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Busted: common myths about maker education – Part 2

Are maker classes only for teaching maths or programming?

 

 

 

Ádám Horváth 2021. 08. 05. 09:31

Maker education isn’t teaching maths in a school lab instead of a classroom. In essence, it’s teaching pretty much anything, anywhere in a way that helps children build knowledge through discovery. In part two of my series on separating maker education facts from fiction, I’ll uncover where discipline-based learning falls short, why textbooks fail to equip students with today’s single most important skill and how to get children interested in Harari.

Again, let me start from a bit further back for the sake of greater clarity.

Discipline-based teaching has been around for some 150 years, so it’s a relatively new invention. Prior to that, curriculums were only divided into different subjects in secondary and university-level education. In elementary schools, competencies were developed on an ongoing basis in mixed-age groups, not in rigidly scheduled, siloed classes. One minute students were practising on the abacus, the next they were learning to write in cursive.

In other words, subject-based teaching is far from being the default, the only, or even the oldest way to go about education – let alone the most effective one.

Learning: from burden to benefit

 

Granted, subject-based curriculums break down information into blocks that can be built into a body of knowledge in a systematic way. But if that system essentially entails teaching a timeline of scientific discoveries that are otherwise taken out of context, it’s just not effective enough. Not to mention that it completely neglects problem awareness and problem-based learning. Learning is a complex and intensive process, so children must be given a clear and immediate goal that keeps them going.

For example, in most schools, chemistry education starts with learning about compounds, organic and inorganic, then molecules, atoms, protons, neutrons, electrons and so on. This is a great way to study chemistry but not to understand it. It doesn’t explain why butter melts in the frying pan, or how salt prevents ice formation on the road. Even though these are the exact real-life examples which could engage primary school students in learning about chemical reactions.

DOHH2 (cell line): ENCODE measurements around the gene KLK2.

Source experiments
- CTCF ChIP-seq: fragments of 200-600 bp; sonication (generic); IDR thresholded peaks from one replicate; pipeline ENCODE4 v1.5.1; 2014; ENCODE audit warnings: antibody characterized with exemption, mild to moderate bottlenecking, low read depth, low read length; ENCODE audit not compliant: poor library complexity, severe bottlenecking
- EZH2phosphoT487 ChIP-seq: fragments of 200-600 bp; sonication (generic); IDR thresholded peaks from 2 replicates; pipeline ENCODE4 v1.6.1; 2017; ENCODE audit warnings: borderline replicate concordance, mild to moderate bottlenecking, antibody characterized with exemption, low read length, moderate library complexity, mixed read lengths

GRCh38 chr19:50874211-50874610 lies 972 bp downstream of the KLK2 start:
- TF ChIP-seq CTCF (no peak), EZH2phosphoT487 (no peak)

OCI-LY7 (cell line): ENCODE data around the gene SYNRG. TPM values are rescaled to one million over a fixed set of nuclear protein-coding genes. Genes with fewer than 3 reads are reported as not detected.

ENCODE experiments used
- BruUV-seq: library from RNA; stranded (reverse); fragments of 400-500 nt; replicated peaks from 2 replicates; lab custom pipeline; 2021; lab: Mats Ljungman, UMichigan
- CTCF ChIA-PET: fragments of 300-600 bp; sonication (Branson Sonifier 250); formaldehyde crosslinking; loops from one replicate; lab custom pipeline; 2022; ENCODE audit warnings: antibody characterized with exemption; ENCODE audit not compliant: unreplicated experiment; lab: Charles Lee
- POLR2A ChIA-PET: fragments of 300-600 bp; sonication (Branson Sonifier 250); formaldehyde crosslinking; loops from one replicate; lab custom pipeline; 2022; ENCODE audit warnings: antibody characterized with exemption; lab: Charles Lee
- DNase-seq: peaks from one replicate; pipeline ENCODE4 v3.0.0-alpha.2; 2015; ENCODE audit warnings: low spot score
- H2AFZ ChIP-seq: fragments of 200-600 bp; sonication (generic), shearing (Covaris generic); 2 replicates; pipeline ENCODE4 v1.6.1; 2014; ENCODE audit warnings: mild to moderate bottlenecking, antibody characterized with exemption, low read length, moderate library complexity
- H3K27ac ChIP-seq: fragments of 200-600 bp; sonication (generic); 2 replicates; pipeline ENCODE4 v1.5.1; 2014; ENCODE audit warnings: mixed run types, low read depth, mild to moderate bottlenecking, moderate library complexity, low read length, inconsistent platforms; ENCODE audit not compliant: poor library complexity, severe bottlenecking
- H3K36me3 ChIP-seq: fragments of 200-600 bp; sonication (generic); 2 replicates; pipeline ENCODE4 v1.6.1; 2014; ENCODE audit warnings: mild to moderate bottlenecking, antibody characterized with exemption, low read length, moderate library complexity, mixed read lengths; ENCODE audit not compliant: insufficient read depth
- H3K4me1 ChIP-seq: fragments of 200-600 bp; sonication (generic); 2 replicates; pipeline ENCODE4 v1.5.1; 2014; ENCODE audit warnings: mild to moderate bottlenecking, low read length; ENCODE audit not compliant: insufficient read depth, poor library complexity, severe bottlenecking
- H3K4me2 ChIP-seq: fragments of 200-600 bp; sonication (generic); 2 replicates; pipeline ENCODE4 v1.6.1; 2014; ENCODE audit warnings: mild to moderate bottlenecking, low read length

That’s bad news, because the moment children lose focus of the whys of learning, it becomes a chore they just want to get over with. In higher education, a deeper understanding of specific subjects is crucial. But at elementary level, it’s unnecessary at best and counterproductive at worst.

Maker pedagogy not only provides context for scientific concepts, but also gives children the information they need to solve real-life problems.

The other problem with discipline-based education is that textbooks fail to equip students with the skill they’ll need the most in the real world: how to find the right information instead of being handed it on a plate. In the digital age, answers are everywhere. But which ones are reliable? Or valid? Or the latest? The critical and analytical skills required for validating information are near-impossible to acquire through textbook learning. Mostly because it goes against everything these skills stand for, putting pre-packaged truths above discovery. One of the reasons why fake news is spreading like wildfire today is that entire generations have grown up wired to learn this way.

 

How to get kids into Harari and the Thales theorem

 

Not only is maker pedagogy suitable for teaching a variety of concepts, interdisciplinarity is at the very core of its philosophy.

It challenges students to come up with solutions using their maths, physics or chemistry skills all at once without ever drawing a line between them. Bringing real-life experiences into the classroom both helps children develop a deeper understanding of scientific concepts and improve their memory. This is especially true for hard-to-grasp theories like Thales theorem or Gay-Lussac’s law. Plus, why would we even want to teach kids formulas that took scientists years to uncover without telling them what problems they can solve with it, in and outside of school?

The same goes for topics like history, literature or social studies. For example, in the very first session of our City of the Future course, students learn how communities are formed and structured, roughly based on Harari’s interpretation of history. They study the new roles and responsibilities brought about by the shift towards settled communities, and how these settlements grew into complex societies. The frame story also abounds in literary, historical and mythological references, so instruction is only limited by the teacher’s imagination and the students’ skill levels.

In a Finnish school, for example, Maker’s Red Box was used to teach English as a foreign language, among other things. Our Superheroes – Digital storytelling course focuses on digital storytelling, helping kids explore their own strengths, relationships and how they shape their lives. Which, if you think about it, is what teaching literature should come down to: understanding what drives us and our peers and building empathy for each other.

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